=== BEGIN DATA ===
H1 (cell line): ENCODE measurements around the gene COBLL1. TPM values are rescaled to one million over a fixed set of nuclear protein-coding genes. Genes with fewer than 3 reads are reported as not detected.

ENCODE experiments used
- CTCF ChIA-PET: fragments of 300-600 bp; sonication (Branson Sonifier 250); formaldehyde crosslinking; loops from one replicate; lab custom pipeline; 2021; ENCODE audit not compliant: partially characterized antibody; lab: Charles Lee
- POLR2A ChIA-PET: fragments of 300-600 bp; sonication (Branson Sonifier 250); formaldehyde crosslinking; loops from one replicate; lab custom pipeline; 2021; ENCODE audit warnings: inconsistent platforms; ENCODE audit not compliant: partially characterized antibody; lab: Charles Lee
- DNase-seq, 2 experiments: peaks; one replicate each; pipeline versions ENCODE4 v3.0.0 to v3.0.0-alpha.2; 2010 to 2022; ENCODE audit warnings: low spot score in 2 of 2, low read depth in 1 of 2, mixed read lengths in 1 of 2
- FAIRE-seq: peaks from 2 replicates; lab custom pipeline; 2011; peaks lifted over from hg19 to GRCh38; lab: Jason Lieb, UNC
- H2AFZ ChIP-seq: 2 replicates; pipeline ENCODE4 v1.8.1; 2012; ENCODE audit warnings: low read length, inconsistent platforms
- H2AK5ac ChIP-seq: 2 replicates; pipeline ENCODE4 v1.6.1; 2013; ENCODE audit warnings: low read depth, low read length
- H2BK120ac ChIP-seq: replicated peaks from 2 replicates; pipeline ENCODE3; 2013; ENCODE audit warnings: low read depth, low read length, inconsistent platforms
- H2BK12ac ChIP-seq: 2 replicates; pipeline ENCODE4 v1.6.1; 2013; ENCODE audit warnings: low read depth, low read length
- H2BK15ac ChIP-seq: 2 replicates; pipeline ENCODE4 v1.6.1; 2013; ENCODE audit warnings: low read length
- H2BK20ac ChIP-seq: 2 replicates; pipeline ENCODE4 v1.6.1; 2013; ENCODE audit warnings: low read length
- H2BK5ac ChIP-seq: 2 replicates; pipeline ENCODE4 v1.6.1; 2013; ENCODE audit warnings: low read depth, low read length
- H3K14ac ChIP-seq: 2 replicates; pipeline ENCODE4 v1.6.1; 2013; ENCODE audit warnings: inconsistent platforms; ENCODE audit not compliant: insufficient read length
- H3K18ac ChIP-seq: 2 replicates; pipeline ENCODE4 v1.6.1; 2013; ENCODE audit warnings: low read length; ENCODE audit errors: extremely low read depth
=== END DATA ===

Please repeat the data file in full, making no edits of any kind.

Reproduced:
H1 (cell line): ENCODE measurements around the gene COBLL1. TPM values are rescaled to one million over a fixed set of nuclear protein-coding genes. Genes with fewer than 3 reads are reported as not detected.

ENCODE experiments used
- CTCF ChIA-PET: fragments of 300-600 bp; sonication (Branson Sonifier 250); formaldehyde crosslinking; loops from one replicate; lab custom pipeline; 2021; ENCODE audit not compliant: partially characterized antibody; lab: Charles Lee
- POLR2A ChIA-PET: fragments of 300-600 bp; sonication (Branson Sonifier 250); formaldehyde crosslinking; loops from one replicate; lab custom pipeline; 2021; ENCODE audit warnings: inconsistent platforms; ENCODE audit not compliant: partially characterized antibody; lab: Charles Lee
- DNase-seq, 2 experiments: peaks; one replicate each; pipeline versions ENCODE4 v3.0.0 to v3.0.0-alpha.2; 2010 to 2022; ENCODE audit warnings: low spot score in 2 of 2, low read depth in 1 of 2, mixed read lengths in 1 of 2
- FAIRE-seq: peaks from 2 replicates; lab custom pipeline; 2011; peaks lifted over from hg19 to GRCh38; lab: Jason Lieb, UNC
- H2AFZ ChIP-seq: 2 replicates; pipeline ENCODE4 v1.8.1; 2012; ENCODE audit warnings: low read length, inconsistent platforms
- H2AK5ac ChIP-seq: 2 replicates; pipeline ENCODE4 v1.6.1; 2013; ENCODE audit warnings: low read depth, low read length
- H2BK120ac ChIP-seq: replicated peaks from 2 replicates; pipeline ENCODE3; 2013; ENCODE audit warnings: low read depth, low read length, inconsistent platforms
- H2BK12ac ChIP-seq: 2 replicates; pipeline ENCODE4 v1.6.1; 2013; ENCODE audit warnings: low read depth, low read length
- H2BK15ac ChIP-seq: 2 replicates; pipeline ENCODE4 v1.6.1; 2013; ENCODE audit warnings: low read length
- H2BK20ac ChIP-seq: 2 replicates; pipeline ENCODE4 v1.6.1; 2013; ENCODE audit warnings: low read length
- H2BK5ac ChIP-seq: 2 replicates; pipeline ENCODE4 v1.6.1; 2013; ENCODE audit warnings: low read depth, low read length
- H3K14ac ChIP-seq: 2 replicates; pipeline ENCODE4 v1.6.1; 2013; ENCODE audit warnings: inconsistent platforms; ENCODE audit not compliant: insufficient read length
- H3K18ac ChIP-seq: 2 replicates; pipeline ENCODE4 v1.6.1; 2013; ENCODE audit warnings: low read length; ENCODE audit errors: extremely low read depth